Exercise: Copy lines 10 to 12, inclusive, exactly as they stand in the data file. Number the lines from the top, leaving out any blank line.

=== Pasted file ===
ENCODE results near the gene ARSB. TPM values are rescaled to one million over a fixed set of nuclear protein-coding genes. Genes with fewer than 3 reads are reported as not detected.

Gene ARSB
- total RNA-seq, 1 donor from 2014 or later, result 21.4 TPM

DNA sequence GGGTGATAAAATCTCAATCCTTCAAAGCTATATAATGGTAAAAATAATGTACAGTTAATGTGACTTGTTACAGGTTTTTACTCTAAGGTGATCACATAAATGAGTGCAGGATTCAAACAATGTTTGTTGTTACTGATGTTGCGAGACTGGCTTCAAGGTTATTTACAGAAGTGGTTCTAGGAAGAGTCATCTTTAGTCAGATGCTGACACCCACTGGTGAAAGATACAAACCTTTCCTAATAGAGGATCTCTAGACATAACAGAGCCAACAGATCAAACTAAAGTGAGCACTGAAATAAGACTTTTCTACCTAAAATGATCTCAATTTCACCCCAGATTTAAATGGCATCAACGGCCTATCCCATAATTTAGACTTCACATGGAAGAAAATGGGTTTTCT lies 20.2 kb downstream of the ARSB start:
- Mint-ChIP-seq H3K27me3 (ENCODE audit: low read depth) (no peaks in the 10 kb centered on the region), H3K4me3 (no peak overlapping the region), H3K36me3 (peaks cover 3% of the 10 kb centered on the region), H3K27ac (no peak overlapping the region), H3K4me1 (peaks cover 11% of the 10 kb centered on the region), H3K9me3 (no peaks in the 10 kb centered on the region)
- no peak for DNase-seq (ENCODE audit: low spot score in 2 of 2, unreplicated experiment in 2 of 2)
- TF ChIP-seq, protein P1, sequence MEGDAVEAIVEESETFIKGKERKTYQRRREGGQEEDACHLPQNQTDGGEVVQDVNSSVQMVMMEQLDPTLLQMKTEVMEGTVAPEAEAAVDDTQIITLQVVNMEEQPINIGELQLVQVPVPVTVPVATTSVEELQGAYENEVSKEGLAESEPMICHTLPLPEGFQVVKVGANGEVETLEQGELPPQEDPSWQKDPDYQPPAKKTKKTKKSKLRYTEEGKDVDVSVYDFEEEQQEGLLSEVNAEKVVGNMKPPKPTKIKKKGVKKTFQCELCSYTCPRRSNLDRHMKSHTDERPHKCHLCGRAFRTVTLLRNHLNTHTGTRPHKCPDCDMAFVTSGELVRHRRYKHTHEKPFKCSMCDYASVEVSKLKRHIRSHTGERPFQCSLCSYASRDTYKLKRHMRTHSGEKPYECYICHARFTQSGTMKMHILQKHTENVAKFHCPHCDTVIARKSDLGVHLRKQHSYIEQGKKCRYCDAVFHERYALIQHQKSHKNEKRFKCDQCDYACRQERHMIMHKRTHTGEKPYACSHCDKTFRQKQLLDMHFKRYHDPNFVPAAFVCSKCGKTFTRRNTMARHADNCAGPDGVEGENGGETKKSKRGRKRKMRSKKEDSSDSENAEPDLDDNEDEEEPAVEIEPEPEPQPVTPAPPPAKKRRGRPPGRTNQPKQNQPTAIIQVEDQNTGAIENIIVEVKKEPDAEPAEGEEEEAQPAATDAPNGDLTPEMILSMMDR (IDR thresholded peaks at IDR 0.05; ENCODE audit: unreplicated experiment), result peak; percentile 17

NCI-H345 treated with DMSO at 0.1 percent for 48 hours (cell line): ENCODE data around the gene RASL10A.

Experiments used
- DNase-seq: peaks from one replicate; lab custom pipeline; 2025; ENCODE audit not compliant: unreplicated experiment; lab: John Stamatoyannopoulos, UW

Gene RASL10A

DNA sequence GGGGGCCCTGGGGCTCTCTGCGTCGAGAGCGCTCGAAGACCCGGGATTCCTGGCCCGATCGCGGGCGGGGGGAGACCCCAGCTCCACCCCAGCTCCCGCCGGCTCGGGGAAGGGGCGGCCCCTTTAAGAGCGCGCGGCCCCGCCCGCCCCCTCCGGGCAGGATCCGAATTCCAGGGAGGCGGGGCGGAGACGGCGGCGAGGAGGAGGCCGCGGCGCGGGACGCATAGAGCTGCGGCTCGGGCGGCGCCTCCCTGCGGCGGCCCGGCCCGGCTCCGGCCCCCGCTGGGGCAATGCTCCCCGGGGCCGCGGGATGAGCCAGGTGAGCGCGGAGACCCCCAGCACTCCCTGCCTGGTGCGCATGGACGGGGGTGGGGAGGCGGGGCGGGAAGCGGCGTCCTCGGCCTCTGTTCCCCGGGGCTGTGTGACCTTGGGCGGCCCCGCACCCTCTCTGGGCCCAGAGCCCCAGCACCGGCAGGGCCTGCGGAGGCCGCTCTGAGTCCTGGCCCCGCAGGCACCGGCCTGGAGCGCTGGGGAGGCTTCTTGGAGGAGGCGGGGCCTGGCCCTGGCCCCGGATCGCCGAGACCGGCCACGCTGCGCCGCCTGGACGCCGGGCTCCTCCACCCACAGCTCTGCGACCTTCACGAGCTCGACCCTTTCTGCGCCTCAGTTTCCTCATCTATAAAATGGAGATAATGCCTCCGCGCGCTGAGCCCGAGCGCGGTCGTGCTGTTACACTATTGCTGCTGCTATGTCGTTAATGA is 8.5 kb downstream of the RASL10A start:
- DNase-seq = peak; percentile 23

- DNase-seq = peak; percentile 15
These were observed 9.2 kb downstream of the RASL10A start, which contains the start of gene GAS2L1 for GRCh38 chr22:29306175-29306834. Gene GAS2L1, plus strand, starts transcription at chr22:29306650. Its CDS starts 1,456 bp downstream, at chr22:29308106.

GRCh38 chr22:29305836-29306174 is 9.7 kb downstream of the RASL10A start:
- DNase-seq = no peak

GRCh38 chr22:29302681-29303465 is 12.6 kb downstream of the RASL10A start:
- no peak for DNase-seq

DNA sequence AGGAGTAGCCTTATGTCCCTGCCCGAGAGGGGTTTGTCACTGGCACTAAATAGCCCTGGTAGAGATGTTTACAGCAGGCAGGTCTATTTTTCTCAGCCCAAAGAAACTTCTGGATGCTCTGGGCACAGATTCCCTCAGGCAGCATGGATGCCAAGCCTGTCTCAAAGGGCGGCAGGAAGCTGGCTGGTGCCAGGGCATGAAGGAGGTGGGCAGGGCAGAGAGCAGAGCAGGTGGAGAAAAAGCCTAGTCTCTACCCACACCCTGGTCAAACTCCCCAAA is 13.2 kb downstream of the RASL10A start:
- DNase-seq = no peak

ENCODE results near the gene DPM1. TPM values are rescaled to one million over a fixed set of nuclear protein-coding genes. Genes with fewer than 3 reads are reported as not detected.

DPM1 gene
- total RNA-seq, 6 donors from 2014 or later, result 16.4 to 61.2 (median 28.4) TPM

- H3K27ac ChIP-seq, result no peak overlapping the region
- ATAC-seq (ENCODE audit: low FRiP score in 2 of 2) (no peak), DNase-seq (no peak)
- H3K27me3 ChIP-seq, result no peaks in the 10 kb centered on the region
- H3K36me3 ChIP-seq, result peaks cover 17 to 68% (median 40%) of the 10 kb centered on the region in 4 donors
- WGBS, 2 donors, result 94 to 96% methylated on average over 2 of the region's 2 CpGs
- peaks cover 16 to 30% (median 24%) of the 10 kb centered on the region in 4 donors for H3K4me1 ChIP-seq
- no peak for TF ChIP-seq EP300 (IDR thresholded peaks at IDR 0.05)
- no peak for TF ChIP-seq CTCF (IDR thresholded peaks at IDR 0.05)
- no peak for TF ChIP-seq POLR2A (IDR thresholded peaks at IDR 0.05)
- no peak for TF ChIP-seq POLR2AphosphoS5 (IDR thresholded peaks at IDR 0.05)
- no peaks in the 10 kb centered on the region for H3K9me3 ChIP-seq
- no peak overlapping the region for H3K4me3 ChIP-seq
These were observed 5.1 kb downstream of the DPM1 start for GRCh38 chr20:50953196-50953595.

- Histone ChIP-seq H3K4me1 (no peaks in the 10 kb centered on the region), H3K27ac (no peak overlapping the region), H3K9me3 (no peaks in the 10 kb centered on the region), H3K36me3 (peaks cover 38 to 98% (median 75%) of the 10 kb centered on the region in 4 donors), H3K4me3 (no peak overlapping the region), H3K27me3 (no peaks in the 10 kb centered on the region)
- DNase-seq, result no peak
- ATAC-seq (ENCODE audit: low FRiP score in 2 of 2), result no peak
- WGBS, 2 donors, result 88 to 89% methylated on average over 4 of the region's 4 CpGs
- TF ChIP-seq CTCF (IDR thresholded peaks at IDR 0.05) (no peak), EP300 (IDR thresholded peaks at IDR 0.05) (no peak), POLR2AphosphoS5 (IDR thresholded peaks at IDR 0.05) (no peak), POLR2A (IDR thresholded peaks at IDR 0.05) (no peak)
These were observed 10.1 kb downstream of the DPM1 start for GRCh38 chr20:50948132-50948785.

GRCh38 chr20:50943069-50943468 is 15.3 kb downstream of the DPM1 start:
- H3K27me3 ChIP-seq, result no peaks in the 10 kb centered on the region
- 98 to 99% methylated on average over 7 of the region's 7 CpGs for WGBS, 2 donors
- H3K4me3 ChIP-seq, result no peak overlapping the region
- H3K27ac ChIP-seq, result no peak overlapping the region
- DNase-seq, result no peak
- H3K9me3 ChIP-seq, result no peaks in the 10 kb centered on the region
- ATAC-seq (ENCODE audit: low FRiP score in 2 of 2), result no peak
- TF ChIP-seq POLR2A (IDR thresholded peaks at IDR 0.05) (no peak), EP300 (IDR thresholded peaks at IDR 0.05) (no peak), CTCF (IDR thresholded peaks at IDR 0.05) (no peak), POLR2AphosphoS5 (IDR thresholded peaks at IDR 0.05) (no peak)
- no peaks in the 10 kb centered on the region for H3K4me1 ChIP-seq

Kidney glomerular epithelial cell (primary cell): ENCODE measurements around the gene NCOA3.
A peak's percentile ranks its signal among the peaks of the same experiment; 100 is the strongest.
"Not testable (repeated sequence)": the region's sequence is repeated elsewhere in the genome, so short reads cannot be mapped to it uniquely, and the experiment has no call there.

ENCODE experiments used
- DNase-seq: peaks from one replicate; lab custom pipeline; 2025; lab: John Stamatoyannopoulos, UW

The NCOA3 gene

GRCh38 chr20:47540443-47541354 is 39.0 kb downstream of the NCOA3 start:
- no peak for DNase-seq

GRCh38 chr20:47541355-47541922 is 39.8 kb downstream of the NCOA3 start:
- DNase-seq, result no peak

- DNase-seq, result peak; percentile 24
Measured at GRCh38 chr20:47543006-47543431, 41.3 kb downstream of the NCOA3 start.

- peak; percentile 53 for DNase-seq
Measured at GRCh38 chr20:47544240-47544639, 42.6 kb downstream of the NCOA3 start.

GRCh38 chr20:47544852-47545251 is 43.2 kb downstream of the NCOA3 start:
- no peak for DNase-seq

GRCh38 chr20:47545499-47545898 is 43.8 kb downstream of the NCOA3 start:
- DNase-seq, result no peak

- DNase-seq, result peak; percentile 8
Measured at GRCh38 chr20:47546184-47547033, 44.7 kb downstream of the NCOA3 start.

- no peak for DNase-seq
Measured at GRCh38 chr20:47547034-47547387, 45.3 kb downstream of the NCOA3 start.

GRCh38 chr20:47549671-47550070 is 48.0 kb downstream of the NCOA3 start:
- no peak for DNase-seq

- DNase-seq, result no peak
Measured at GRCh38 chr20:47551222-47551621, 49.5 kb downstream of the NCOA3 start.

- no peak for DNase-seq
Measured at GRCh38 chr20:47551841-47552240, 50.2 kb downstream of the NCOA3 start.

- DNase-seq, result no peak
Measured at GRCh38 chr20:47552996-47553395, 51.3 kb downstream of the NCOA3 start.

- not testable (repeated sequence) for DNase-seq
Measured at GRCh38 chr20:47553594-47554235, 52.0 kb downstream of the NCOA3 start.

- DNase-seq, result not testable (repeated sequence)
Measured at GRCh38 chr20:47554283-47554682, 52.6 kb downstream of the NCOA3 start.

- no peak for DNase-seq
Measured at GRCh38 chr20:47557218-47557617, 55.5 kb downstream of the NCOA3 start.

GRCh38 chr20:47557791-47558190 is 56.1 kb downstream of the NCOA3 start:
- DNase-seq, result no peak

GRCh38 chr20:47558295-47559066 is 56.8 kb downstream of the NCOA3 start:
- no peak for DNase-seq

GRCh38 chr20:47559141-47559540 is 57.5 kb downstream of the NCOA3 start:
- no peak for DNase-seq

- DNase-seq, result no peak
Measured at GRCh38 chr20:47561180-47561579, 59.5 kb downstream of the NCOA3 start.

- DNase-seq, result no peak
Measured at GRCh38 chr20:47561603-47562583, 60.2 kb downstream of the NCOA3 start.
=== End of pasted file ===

- DNase-seq: peaks from one replicate; lab custom pipeline; 2025; ENCODE audit not compliant: unreplicated experiment; lab: John Stamatoyannopoulos, UW

Gene RASL10A

DNA sequence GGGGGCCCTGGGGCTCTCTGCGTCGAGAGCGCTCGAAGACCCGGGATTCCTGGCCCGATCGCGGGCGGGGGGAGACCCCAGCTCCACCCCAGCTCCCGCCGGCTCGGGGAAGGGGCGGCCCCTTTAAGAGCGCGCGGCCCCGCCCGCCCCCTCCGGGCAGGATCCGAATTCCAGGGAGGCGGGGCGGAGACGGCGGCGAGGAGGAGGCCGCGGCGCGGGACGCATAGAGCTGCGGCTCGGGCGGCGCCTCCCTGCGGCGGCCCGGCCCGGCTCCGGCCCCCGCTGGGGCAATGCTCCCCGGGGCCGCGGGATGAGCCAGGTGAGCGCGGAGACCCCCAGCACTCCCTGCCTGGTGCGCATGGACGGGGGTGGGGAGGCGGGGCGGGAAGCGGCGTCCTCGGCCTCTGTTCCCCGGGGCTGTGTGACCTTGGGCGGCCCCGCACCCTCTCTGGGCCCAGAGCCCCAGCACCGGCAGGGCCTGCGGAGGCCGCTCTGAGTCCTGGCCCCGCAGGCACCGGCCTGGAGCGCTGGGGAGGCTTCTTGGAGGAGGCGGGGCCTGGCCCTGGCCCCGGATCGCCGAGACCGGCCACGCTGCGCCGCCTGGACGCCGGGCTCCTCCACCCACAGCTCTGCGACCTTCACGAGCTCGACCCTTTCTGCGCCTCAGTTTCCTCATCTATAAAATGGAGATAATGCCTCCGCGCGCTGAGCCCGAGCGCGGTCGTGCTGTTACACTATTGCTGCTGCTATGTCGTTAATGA is 8.5 kb downstream of the RASL10A start: